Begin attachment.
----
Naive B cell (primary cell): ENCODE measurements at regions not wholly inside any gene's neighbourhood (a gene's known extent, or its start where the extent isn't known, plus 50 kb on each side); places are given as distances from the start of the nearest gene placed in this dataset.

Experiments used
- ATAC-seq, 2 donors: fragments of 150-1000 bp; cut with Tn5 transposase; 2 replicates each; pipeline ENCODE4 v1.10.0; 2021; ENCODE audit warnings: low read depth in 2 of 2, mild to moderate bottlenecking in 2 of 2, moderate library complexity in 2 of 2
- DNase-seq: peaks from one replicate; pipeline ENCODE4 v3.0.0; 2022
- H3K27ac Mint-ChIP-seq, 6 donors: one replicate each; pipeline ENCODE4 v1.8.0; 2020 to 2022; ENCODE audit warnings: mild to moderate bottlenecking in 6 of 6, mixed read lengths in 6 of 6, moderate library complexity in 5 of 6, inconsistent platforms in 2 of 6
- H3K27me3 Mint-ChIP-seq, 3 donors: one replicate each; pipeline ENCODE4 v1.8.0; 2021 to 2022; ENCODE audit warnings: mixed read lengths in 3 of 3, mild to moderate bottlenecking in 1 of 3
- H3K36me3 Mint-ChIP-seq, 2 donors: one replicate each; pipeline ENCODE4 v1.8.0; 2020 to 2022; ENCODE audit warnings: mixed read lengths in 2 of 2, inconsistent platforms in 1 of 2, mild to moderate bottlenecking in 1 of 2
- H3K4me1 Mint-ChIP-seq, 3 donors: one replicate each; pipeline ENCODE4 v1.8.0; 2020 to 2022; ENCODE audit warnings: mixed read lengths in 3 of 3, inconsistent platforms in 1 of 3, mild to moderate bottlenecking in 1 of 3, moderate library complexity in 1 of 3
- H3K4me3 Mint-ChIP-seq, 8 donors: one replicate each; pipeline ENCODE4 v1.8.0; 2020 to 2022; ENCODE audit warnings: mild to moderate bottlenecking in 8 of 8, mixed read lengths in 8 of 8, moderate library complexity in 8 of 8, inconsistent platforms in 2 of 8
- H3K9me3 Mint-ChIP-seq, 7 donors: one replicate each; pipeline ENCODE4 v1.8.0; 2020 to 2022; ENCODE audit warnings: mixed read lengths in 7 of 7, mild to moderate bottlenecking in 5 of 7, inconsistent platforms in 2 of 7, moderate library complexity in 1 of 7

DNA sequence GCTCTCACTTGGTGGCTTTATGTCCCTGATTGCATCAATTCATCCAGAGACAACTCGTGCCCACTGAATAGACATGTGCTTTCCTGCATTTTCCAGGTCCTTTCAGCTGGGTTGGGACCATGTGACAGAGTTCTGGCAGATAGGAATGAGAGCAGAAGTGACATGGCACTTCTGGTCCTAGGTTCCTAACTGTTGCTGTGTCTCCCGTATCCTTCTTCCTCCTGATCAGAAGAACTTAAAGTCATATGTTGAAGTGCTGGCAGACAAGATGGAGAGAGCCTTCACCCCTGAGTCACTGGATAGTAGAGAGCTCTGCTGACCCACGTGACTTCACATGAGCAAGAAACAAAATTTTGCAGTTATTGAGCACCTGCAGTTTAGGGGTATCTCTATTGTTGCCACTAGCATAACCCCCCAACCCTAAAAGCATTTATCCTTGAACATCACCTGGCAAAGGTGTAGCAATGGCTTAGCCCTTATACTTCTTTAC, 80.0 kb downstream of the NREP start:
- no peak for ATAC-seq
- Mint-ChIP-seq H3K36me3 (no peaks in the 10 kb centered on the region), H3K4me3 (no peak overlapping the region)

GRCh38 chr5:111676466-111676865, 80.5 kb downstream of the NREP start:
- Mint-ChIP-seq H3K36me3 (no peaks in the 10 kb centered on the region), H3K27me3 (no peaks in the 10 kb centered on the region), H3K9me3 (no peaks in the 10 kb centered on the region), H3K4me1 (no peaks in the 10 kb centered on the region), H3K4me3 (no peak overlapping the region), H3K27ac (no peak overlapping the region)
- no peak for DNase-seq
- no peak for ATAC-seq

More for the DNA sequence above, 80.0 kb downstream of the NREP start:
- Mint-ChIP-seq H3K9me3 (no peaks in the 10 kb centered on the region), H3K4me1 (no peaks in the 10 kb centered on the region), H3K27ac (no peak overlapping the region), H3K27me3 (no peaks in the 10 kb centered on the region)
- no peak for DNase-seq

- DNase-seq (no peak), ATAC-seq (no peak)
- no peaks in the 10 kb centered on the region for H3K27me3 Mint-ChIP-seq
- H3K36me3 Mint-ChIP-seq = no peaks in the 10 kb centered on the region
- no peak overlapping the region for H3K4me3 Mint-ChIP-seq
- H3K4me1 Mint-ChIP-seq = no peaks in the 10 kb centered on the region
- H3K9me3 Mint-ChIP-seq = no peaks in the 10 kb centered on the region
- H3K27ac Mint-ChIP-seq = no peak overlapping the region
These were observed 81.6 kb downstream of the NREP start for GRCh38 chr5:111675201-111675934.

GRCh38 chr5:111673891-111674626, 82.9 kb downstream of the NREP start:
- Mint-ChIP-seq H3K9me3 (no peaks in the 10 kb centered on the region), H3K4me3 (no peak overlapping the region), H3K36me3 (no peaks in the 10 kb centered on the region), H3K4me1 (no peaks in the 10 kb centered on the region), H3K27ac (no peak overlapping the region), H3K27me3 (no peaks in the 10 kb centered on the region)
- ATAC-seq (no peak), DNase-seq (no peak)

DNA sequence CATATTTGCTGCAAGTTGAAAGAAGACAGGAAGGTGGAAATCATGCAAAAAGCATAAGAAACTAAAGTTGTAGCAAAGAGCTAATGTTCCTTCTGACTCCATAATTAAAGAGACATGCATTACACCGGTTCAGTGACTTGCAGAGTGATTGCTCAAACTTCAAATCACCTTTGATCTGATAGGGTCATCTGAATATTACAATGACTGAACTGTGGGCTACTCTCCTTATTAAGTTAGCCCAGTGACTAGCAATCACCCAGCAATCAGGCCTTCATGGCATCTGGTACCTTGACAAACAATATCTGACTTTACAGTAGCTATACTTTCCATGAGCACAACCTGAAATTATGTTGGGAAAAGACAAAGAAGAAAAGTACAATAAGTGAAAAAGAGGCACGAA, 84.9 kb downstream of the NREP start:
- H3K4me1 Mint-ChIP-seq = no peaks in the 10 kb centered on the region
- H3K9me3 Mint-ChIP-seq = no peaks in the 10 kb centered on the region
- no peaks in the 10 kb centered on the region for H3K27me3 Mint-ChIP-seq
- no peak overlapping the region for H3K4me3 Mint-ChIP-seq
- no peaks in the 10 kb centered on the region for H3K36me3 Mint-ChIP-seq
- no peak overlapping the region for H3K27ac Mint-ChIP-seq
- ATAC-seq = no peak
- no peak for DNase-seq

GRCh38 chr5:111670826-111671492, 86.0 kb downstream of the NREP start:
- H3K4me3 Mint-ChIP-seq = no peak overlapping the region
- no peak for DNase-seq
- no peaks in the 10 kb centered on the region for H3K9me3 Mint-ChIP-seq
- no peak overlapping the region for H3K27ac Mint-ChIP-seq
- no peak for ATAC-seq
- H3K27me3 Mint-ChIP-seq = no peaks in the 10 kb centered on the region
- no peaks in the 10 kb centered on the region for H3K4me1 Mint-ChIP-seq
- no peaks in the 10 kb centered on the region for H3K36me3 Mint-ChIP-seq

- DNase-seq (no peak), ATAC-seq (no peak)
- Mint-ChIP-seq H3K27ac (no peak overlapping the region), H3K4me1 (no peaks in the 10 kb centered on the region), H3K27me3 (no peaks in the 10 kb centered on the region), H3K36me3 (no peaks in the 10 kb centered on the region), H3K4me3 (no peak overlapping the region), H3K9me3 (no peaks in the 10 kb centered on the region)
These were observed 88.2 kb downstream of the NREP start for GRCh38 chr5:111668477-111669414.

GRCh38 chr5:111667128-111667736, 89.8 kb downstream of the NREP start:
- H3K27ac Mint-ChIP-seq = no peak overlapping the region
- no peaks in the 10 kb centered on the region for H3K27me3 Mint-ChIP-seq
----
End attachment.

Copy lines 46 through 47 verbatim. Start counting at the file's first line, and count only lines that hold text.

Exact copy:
- no peak for ATAC-seq
- H3K27me3 Mint-ChIP-seq = no peaks in the 10 kb centered on the region